I think that the action which has been taken by Her Majesty's Government places us in a very considerable difficulty in regard to this matter. I am unfortunate enough not to have been present in the House in the early stage of the debate, so that I did not hear what fell from the Attorney General, and I only heard part of what fell from the Home Secretary; but I understand that what passed was this—The original policy of the Government was precisely that which has just been suggested by my noble Friend behind me—namely, that the whole policy of the Employers' Liability Act should be considered formally and completely by a Select Committee, and for that reason they proposed the adjournment of the debate on this Bill, and further proposed that, at a later stage, the Bill and the Bill of the hon. Member for Morpeth (Mr. Burt) should be referred to the consideration of that Select Committee. That proposal of the right hon. Gentleman was, I understand, accepted as a fair and proper mode of dealing with the question. Subsequently, however, it was objected to by some Members sitting on the other side of the House, and also by my hon. and learned Friend the Member for Staffordshire (Mr. Staveley Hill). It was objected to first by the hon. and learned Member for York (Mr. Lockwood), who spoke with considerable force against the principle of freedom of contract, although I am not quite sure that the hon. and learned Member would support interference with freedom of contract if applied to his own Profession. It was also objected to by other hon. Members who addressed themselves to the subject. The result of that was that the Home Secretary said he approved of the principle of the Bill now before the House; but, at the same time, he approved of an adjournment. That was a certain step in advance. There was further debate, and then the Chancellor of the Exchequer rose and said he approved of the principle of the Bill, which led him to support the second reading on the present occasion, thereby entirely departing from the understanding arrived at with my right hon. Friend. I confess that I was not a little puzzled by what had passed up to that stage; but I was still more puzzled when my hon. Friend the Member for Sheffield (Mr. Stuart-Wortley) accepted that proposition of the Chancellor of the Exchequer. It does appear to me that, by agreeing to the second reading of the Bill, the House commits itself to the principle of that Bill—that being an old and well understood rule. Now, what are the principles of the Bill? I must not debate them on this Motion; but they are principles which, to my mind, are of vital importance in the settlement of the question; they are principles which, if carried into effect, would fatally interfere with those advantages which my hon. and learned Friend the Member for Staffordshire (Mr. Staveley Hill) has told the House have been given to the employed by many employers of labour, and which he expressed his great desire to maintain. If that be so, the House is asked this evening to assent to a principle of no little importance when it ac- cepts the second reading of this Bill. It seems to me to be a matter of real necessity that this question should be thoroughly sifted and investigated. Next year it must be dealt with by Parliament, and it is so difficult a matter that no inquiry can be too thorough or too searching—I was almost going to say too long—["No!"]—if you can secure its final and satisfactory settlement. But if that inquiry is to be undertaken, surely it should be approached, so to speak, with an open mind. Surely it should be approached without the preliminary acceptance of any principle as to a change in the law, especially a change of such great importance as would be effected by the Bill which is now before the House. I must say, for myself, it does appear to me that the suggestion of a Select Committee is a very proper and necessary suggestion; but that the Committee should be appointed without reference to this or any other Bill—in point of fact, that it should go into the inquiry——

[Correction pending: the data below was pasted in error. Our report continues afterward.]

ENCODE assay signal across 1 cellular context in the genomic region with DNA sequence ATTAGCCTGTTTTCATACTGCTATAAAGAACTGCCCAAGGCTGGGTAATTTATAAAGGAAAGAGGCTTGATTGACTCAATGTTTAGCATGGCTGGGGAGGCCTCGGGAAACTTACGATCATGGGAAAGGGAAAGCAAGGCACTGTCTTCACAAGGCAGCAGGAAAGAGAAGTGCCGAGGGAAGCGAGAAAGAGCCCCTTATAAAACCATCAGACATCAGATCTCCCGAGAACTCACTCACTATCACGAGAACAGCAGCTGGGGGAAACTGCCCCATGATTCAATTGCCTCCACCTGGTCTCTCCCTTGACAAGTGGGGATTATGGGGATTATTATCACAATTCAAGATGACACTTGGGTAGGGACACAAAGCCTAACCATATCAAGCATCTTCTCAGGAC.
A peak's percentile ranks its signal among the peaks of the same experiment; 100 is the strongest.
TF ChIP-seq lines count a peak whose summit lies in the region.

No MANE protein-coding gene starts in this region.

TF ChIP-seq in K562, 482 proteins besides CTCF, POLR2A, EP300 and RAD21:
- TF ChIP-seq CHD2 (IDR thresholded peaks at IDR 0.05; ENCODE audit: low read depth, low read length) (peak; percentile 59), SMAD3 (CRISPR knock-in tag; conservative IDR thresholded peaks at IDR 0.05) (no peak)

The right hon. Gentleman is now discussing the Main Question, which is irregular upon a Motion for the adjournment of the debate.


I beg pardon. I will only say, in conclusion, that it appears to me, the adjournment of the debate having been at first suggested by Her Majesty's Government, as the mode in which they proposed to deal with the subject, it would be wise for the House to adhere to that proposition. By doing so they would leave the whole question open, as it ought to be left open, for the consideration of the Committee.